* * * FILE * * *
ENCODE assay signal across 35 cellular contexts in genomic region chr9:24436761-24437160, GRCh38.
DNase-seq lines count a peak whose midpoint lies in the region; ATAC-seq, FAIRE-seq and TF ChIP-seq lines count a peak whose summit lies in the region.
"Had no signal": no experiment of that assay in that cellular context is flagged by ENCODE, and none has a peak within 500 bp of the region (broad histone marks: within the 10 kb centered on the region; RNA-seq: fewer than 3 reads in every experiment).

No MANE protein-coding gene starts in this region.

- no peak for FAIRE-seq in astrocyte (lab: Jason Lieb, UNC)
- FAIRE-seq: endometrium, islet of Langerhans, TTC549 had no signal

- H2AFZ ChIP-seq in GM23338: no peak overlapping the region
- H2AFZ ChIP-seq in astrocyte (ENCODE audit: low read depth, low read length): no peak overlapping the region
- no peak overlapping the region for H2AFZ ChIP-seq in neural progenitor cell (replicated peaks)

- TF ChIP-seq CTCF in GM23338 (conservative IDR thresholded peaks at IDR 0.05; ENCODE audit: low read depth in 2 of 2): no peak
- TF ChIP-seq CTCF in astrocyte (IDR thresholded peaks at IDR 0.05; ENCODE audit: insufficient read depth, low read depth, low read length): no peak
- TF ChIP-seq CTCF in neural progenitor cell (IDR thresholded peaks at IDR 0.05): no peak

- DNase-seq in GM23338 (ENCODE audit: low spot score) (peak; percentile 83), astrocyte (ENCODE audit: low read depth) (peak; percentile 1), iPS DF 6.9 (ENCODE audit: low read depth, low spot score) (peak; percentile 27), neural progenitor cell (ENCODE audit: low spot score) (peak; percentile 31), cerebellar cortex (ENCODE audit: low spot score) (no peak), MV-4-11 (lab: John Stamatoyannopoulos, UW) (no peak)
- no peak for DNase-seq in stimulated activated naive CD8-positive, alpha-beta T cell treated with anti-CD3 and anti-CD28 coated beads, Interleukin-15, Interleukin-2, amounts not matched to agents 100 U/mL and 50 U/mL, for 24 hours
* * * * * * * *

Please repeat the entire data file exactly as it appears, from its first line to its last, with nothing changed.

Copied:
ENCODE assay signal across 35 cellular contexts in genomic region chr9:24436761-24437160, GRCh38.
DNase-seq lines count a peak whose midpoint lies in the region; ATAC-seq, FAIRE-seq and TF ChIP-seq lines count a peak whose summit lies in the region.
"Had no signal": no experiment of that assay in that cellular context is flagged by ENCODE, and none has a peak within 500 bp of the region (broad histone marks: within the 10 kb centered on the region; RNA-seq: fewer than 3 reads in every experiment).

No MANE protein-coding gene starts in this region.

- no peak for FAIRE-seq in astrocyte (lab: Jason Lieb, UNC)
- FAIRE-seq: endometrium, islet of Langerhans, TTC549 had no signal

- H2AFZ ChIP-seq in GM23338: no peak overlapping the region
- H2AFZ ChIP-seq in astrocyte (ENCODE audit: low read depth, low read length): no peak overlapping the region
- no peak overlapping the region for H2AFZ ChIP-seq in neural progenitor cell (replicated peaks)

- TF ChIP-seq CTCF in GM23338 (conservative IDR thresholded peaks at IDR 0.05; ENCODE audit: low read depth in 2 of 2): no peak
- TF ChIP-seq CTCF in astrocyte (IDR thresholded peaks at IDR 0.05; ENCODE audit: insufficient read depth, low read depth, low read length): no peak
- TF ChIP-seq CTCF in neural progenitor cell (IDR thresholded peaks at IDR 0.05): no peak

- DNase-seq in GM23338 (ENCODE audit: low spot score) (peak; percentile 83), astrocyte (ENCODE audit: low read depth) (peak; percentile 1), iPS DF 6.9 (ENCODE audit: low read depth, low spot score) (peak; percentile 27), neural progenitor cell (ENCODE audit: low spot score) (peak; percentile 31), cerebellar cortex (ENCODE audit: low spot score) (no peak), MV-4-11 (lab: John Stamatoyannopoulos, UW) (no peak)
- no peak for DNase-seq in stimulated activated naive CD8-positive, alpha-beta T cell treated with anti-CD3 and anti-CD28 coated beads, Interleukin-15, Interleukin-2, amounts not matched to agents 100 U/mL and 50 U/mL, for 24 hours